Taken In Vain was formed in 2010 and by 2011 settled into the current solid line-up of Andrew Diehl, 24, on rhythm guitar; Chase Christie, 18, on lead guitar; David Wilson, 21, on vocals and Kameron Jenkins, 17, on drums.
Since that time they are amassing concert and club appearances, have released an original song online and are currently working on an EP release and booking more appearances. They have also begun to issue band merchandise and have two new T-Shirts available.
So how would one categorize Taken In Vain’s music? “Loud, aggressive, dark, melodic, heavy, fast, intricate, harmonized,” explained David Wilson, lead vocalist. “With so many sub-genres out there, we find it hard to identify, so we just call it metal. We draw influences from all over the place in the rock and metal world and beyond.”
“Although some of us listen to and play much heavier stuff sometimes, you’ll typically hear us range all the way from acoustic rock to thrash metal, industrial to metalcore. In a live setting, we’re still establishing our niche but like our music, we’re loud, aggressive, and in your face. Most of all, we just want to get everyone moving and having a good time!”

The band’s first professional gig was at the MXTP venue in Grand Rapids, MI that was met with great success. “The show went phenomenally,” commented David Wilson, lead vocalist. “We were very tight and even had natural stage presence according to those in attendance.” Since then they’ve played elsewhere, including Lakewood, OH and are currently booking upcoming concerts and appearances.
Some of their upcoming appearances include Saturday April 7 beginning at 7:00 PM at the Lamplighters Social Club in Wooster, OH. Appearing with Taken In Vain will be Demi Darkhart & the Beast of Bailey Downs, Worth The Wait, The World Inside of Me, A Filthee Sound and more. Advance tickets are available at $12.00, $15.00 at the door.
Other upcoming appearances will be Friday April 13 at the Orbit Room in Grand Rapids, MI at 6:00 PM. Appearing with Taken In Vain will be STRUC/TURES , Lakeland, Eyes of Anthea, Divided They Fall, Oceans Over Earth and Hand of Uziel. Tickets are $10.00 in advance and $15.00 at the door.

On Friday June 22 Taken In Vain will be performing at Peabody’s in Cleveland, OH starting at 6:00 PM. Also appearing will be Modern Day Escape, Dr. Acula, From Atlantis and other bands to be announced. Tickets are $10.00 advance and $12.00 day of show.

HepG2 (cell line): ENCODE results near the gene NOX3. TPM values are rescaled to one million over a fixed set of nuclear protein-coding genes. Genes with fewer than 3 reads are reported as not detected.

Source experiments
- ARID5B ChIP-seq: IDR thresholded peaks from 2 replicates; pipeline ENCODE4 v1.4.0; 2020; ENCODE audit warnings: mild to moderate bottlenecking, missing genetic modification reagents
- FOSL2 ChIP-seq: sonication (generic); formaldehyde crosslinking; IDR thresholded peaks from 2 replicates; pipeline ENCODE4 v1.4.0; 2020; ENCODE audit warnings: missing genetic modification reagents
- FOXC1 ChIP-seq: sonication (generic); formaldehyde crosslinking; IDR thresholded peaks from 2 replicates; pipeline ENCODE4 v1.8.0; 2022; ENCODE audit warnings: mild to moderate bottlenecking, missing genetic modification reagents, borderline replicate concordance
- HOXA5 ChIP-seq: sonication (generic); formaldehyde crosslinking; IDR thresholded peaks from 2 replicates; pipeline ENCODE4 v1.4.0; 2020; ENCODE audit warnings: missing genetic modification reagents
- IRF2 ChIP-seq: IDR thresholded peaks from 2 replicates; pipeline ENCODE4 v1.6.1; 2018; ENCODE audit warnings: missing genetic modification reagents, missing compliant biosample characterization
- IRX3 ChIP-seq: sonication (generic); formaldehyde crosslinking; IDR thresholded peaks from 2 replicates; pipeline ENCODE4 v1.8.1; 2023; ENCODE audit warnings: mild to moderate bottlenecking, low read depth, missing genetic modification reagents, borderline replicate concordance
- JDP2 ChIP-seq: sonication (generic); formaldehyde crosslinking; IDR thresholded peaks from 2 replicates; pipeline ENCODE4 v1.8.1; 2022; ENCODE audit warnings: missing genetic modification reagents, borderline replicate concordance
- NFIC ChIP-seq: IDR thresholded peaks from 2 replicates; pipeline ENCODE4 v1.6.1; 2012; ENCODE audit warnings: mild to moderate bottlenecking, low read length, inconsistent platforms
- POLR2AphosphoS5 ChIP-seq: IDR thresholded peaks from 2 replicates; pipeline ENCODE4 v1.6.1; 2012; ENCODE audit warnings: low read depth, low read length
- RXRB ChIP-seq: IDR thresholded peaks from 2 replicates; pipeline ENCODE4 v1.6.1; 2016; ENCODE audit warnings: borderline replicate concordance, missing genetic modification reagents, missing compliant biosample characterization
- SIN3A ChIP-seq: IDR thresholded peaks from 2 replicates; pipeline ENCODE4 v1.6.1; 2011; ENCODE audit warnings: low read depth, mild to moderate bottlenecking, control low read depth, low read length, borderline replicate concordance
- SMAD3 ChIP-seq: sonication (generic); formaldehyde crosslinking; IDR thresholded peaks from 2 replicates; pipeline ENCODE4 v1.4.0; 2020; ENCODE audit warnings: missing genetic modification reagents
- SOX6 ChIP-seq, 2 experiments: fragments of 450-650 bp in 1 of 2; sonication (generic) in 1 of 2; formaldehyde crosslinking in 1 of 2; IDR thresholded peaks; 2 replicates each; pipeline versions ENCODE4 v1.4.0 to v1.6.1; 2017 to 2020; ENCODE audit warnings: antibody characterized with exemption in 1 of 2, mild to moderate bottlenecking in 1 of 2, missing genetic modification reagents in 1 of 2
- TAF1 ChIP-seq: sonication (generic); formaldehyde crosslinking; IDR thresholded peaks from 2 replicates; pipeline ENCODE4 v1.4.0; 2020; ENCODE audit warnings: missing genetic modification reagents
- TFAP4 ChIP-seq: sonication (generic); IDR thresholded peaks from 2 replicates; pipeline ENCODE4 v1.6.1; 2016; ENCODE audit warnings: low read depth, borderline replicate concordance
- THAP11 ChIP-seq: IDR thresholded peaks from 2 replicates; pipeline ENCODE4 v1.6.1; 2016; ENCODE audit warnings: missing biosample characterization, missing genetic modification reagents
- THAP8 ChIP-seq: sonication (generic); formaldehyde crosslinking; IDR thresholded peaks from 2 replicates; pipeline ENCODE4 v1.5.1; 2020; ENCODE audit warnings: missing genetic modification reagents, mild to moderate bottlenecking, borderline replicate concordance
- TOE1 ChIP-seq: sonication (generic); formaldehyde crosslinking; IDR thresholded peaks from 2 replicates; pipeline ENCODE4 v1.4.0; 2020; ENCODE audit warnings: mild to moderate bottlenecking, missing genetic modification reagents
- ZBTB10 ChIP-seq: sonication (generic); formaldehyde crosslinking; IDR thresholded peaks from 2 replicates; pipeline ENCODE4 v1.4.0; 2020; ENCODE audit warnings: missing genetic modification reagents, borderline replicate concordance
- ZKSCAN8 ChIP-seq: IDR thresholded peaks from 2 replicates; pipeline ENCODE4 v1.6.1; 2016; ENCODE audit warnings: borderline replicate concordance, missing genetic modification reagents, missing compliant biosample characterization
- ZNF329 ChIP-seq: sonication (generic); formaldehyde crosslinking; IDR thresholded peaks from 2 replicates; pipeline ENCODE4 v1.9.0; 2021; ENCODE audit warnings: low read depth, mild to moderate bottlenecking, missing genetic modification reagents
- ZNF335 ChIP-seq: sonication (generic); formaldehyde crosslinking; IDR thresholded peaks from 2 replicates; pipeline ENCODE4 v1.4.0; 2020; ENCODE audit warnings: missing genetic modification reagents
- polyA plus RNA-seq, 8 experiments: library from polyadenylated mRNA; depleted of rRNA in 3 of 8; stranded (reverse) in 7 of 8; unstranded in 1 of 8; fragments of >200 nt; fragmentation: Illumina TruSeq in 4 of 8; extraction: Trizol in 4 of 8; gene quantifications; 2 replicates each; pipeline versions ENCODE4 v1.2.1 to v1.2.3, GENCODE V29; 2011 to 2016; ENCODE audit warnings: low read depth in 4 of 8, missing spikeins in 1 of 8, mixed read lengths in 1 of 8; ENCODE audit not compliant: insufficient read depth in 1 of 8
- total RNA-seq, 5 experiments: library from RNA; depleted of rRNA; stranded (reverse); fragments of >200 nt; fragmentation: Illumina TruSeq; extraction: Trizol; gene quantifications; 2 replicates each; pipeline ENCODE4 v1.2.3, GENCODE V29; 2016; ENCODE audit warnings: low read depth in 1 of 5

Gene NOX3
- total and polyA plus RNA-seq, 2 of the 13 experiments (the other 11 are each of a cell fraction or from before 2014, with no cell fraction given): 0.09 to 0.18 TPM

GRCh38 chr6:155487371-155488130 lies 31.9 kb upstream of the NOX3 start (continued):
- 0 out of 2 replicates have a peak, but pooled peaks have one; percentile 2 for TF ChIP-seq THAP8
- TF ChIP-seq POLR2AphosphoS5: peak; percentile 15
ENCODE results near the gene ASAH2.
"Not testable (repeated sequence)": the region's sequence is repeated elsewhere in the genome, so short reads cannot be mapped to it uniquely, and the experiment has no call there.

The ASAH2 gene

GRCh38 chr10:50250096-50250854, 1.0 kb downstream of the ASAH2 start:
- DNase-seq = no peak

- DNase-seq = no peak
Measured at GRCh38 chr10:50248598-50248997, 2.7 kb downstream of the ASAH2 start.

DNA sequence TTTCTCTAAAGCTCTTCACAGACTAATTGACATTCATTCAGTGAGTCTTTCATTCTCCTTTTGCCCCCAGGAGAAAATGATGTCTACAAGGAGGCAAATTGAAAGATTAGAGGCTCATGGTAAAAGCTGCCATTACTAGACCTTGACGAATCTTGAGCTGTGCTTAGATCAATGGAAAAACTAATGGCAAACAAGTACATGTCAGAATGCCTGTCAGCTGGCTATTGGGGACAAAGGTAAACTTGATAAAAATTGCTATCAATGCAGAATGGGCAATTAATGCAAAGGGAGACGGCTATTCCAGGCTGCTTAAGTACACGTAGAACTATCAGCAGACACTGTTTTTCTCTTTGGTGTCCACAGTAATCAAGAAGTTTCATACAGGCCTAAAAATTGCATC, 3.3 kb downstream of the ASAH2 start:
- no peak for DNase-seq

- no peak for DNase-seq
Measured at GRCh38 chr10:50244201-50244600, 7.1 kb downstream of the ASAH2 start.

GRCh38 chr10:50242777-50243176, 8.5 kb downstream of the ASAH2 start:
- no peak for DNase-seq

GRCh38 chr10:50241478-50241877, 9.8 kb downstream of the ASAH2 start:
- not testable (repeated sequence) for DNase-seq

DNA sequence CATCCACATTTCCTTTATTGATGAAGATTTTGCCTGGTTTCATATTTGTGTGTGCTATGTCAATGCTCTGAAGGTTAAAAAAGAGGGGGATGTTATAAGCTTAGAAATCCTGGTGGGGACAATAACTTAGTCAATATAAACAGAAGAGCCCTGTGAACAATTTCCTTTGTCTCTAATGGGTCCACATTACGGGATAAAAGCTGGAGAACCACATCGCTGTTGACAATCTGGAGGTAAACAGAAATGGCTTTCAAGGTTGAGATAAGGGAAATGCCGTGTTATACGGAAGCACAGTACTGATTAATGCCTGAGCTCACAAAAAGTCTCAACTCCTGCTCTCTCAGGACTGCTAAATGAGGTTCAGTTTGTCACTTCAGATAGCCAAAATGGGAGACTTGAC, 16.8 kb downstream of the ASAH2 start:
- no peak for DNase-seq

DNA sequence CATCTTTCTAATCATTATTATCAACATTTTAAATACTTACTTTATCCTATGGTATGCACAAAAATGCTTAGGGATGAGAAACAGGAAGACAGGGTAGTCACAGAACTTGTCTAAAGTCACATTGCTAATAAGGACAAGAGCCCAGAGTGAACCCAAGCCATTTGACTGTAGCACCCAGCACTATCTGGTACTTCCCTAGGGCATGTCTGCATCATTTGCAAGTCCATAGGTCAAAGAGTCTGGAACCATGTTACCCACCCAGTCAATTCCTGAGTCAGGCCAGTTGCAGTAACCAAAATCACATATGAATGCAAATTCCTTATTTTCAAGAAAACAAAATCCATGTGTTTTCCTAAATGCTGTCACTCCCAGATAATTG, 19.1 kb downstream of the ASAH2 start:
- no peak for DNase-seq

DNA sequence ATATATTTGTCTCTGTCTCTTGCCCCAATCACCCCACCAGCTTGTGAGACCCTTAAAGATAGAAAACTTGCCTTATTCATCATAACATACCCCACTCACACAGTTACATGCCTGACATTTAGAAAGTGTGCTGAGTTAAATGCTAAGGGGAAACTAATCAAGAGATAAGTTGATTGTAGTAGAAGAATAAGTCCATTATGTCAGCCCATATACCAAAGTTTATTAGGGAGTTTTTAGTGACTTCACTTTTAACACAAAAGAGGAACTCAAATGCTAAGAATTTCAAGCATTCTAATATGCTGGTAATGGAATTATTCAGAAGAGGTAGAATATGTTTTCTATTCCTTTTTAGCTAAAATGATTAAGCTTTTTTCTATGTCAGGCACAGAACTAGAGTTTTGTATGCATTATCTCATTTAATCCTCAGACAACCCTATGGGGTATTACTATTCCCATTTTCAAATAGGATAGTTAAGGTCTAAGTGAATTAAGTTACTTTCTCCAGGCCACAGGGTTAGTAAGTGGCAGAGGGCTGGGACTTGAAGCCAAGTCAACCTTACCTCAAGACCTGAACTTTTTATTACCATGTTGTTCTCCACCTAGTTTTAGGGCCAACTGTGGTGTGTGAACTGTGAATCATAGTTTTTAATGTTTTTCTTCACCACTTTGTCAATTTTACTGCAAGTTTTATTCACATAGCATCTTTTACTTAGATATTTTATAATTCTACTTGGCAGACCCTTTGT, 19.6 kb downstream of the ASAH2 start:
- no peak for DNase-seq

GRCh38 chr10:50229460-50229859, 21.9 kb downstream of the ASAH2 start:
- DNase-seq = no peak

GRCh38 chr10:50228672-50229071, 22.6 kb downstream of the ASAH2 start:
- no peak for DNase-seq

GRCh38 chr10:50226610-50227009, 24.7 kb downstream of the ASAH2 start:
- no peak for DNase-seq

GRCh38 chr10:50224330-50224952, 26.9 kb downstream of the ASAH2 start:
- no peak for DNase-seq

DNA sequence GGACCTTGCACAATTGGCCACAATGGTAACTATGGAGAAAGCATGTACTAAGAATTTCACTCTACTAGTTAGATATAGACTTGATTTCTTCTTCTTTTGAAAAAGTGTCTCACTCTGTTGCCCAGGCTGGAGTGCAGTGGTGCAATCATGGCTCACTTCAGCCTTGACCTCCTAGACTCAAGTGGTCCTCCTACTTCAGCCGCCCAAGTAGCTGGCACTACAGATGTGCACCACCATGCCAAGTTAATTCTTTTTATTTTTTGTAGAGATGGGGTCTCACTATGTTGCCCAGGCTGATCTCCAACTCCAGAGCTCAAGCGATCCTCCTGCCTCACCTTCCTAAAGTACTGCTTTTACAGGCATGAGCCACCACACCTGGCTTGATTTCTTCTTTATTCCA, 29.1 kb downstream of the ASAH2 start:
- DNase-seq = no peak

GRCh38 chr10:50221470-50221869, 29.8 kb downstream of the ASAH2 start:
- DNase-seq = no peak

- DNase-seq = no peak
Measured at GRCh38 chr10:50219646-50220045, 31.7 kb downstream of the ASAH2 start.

Advance tickets for these shows are available through the band’s website.
The band currently has one song available online, “Self-Destruct” that can be downloaded for only $.50 from the band’s online music store at: “We also have video footage of that song and four others from our January 14th performance at MXTP in Grand Rapids,” said Wilson.
The band is currently in negotiations for several other appearances in Ohio and Michigan and a ‘Mini-Tour’ is a possibility being worked on. For bookings, to order advance tickets and to stay up-to-date on Taken In Vain’s activities, upcoming gigs, merchandise and recordings visit their website at:

(c)2012 Doc Lehman/Bangagong!


THE VISITORS ARE ‘….Just Visiting’

October 29, 2011

A new recently released CD by north central Ohio band The Visitors has made people stand up and take notice. Titled ‘…Just Visiting’, it’s another first class effort from a band that first began releasing recordings back in 1987. That debut was well received due to the fact that two of the songs placed second and fifth in the Cleveland Songwriters Guild. With ‘….Just Visiting’ the band, a collaborative musical project headed up by two long time seasoned pros Chris Conway and Ed ‘Eddie Mars’ Marthey, the duo and musical partners have served up another hot dish of musical delights.
The new recording offers a reworked and updated version of Marthey’s potent Philosophy 101 and a bevy of all new material that includes collaborations with such luminaries as Jon David, Ben Parris, Tony Tristano and Rufus Johnson. The new CD also features covers from jazz legends Jaco Pastorius and Billy Cobham. 
The Visitors include, aside from the aforementioned Conway & Marthey, Ben Powers, Chris Edwards, Jon David, Ben Parris, Matt Corey, Rod Reisman, Jim Richley, Dan Murphy and Patrick Wagner.
You can’t nail this talented band down by one specific genre, you’d have to classify them as Rock, Pop, Jazz & Funk.
“I’m am very satisfied with the musicianship, the writing, production, and overall sound of the album,” commented Conway, who plays Bass (electric & acoustic), Guitar (electric & acoustic), Vocals, Drum Sequencing & Midi. He is also a Producer and Engineer for Hit Machine Studio in Orrville, Ohio. “There are more than 20 very talented artists from Canton, Akron, Cleveland, Youngstown, and Rochester, New York.  Some of them are recording artists and national performers in their own right.  I would especially like to send a shout out to producer, drummer, and keyboardist Ben Parris of Nemesis Records/Maskaraid Group.”

Keyboardist Ed Marthey concurs with Conway’s assessment. “I am actually surprised at how the new CD came out,” offered Marthey. “There are world class performances by musicians more than good enough to be making a living at it. The recording quality is top-flight too. It was recorded in a room the size of a postage stamp, but sounds like we rented Caribou for six months.”
Conway was also quick to point out Marthey’s invaluable aid in the project. “Ed has considerable contributions to the album,” stated Conway. “He wrote one of the songs, Philosophy 101, and played keyboards on several other songs.  His contribution was crucial to the finished product.”

Marthey also gave Conway high marks. The two have known each other nearly their whole lives and have played together at various times over the course of four decades. “Chris is an amazing talent, and we work together well,” Marthey flatly stated. “We started recording together in 1985. Our process involves a lot of back-and-forth interaction, and by that I mean arguing. I think it’s because our tastes differ so much that we write such good music.”